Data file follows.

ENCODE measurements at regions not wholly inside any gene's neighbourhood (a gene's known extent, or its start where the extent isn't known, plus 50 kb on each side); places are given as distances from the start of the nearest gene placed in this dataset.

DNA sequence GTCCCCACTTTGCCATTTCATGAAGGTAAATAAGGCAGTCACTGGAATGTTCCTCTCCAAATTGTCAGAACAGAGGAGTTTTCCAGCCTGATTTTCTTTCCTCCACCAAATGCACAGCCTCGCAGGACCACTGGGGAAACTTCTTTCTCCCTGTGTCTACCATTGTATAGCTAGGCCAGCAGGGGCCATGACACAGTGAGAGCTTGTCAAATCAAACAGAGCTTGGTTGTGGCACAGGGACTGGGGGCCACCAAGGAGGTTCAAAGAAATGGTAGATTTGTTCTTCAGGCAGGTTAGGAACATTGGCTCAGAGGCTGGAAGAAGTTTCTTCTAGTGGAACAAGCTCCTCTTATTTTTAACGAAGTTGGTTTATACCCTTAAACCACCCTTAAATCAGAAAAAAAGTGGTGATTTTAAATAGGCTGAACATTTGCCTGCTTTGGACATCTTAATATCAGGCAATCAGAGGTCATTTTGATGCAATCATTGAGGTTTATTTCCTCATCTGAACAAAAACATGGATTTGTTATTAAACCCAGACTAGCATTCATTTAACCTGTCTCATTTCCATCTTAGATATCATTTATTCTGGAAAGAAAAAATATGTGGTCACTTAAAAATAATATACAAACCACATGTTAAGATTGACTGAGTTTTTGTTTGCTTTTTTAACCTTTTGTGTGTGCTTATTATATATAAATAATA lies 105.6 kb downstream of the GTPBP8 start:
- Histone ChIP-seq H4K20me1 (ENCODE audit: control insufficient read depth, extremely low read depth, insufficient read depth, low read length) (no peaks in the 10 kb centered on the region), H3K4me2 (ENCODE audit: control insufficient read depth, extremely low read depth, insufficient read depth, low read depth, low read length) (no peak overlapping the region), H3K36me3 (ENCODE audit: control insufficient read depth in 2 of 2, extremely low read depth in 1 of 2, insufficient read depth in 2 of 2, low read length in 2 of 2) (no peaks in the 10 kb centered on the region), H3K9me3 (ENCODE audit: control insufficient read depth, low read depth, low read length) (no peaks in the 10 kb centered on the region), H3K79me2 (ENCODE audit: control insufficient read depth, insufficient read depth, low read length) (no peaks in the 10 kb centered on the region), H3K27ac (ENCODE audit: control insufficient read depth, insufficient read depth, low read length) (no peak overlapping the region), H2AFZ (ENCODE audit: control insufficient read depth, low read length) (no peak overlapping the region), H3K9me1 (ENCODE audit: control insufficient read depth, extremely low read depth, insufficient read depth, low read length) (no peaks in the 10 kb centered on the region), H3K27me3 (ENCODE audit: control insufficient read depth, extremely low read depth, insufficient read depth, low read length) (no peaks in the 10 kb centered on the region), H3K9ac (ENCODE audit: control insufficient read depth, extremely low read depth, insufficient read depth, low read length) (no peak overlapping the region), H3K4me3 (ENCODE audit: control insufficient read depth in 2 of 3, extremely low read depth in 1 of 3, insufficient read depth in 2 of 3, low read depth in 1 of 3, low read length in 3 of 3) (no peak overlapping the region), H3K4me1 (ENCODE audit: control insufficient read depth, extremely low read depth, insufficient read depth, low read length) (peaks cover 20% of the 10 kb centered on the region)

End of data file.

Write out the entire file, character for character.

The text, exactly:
ENCODE measurements at regions not wholly inside any gene's neighbourhood (a gene's known extent, or its start where the extent isn't known, plus 50 kb on each side); places are given as distances from the start of the nearest gene placed in this dataset.

DNA sequence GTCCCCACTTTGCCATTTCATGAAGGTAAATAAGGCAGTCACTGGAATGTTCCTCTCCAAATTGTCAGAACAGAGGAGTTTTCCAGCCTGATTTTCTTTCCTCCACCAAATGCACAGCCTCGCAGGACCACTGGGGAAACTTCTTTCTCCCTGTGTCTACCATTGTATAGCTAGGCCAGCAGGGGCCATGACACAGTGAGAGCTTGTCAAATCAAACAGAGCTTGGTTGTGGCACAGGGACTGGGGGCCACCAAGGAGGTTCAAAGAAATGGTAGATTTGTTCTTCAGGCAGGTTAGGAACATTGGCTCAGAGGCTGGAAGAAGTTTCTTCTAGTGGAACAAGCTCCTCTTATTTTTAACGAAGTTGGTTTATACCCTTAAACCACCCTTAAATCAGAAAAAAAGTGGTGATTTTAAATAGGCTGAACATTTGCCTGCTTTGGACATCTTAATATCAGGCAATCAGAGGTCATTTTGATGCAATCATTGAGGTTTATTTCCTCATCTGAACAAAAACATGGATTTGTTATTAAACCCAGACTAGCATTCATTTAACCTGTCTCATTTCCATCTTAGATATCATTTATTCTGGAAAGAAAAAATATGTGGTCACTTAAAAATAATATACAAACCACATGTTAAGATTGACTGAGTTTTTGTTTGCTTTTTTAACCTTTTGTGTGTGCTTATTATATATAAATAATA lies 105.6 kb downstream of the GTPBP8 start:
- Histone ChIP-seq H4K20me1 (ENCODE audit: control insufficient read depth, extremely low read depth, insufficient read depth, low read length) (no peaks in the 10 kb centered on the region), H3K4me2 (ENCODE audit: control insufficient read depth, extremely low read depth, insufficient read depth, low read depth, low read length) (no peak overlapping the region), H3K36me3 (ENCODE audit: control insufficient read depth in 2 of 2, extremely low read depth in 1 of 2, insufficient read depth in 2 of 2, low read length in 2 of 2) (no peaks in the 10 kb centered on the region), H3K9me3 (ENCODE audit: control insufficient read depth, low read depth, low read length) (no peaks in the 10 kb centered on the region), H3K79me2 (ENCODE audit: control insufficient read depth, insufficient read depth, low read length) (no peaks in the 10 kb centered on the region), H3K27ac (ENCODE audit: control insufficient read depth, insufficient read depth, low read length) (no peak overlapping the region), H2AFZ (ENCODE audit: control insufficient read depth, low read length) (no peak overlapping the region), H3K9me1 (ENCODE audit: control insufficient read depth, extremely low read depth, insufficient read depth, low read length) (no peaks in the 10 kb centered on the region), H3K27me3 (ENCODE audit: control insufficient read depth, extremely low read depth, insufficient read depth, low read length) (no peaks in the 10 kb centered on the region), H3K9ac (ENCODE audit: control insufficient read depth, extremely low read depth, insufficient read depth, low read length) (no peak overlapping the region), H3K4me3 (ENCODE audit: control insufficient read depth in 2 of 3, extremely low read depth in 1 of 3, insufficient read depth in 2 of 3, low read depth in 1 of 3, low read length in 3 of 3) (no peak overlapping the region), H3K4me1 (ENCODE audit: control insufficient read depth, extremely low read depth, insufficient read depth, low read length) (peaks cover 20% of the 10 kb centered on the region)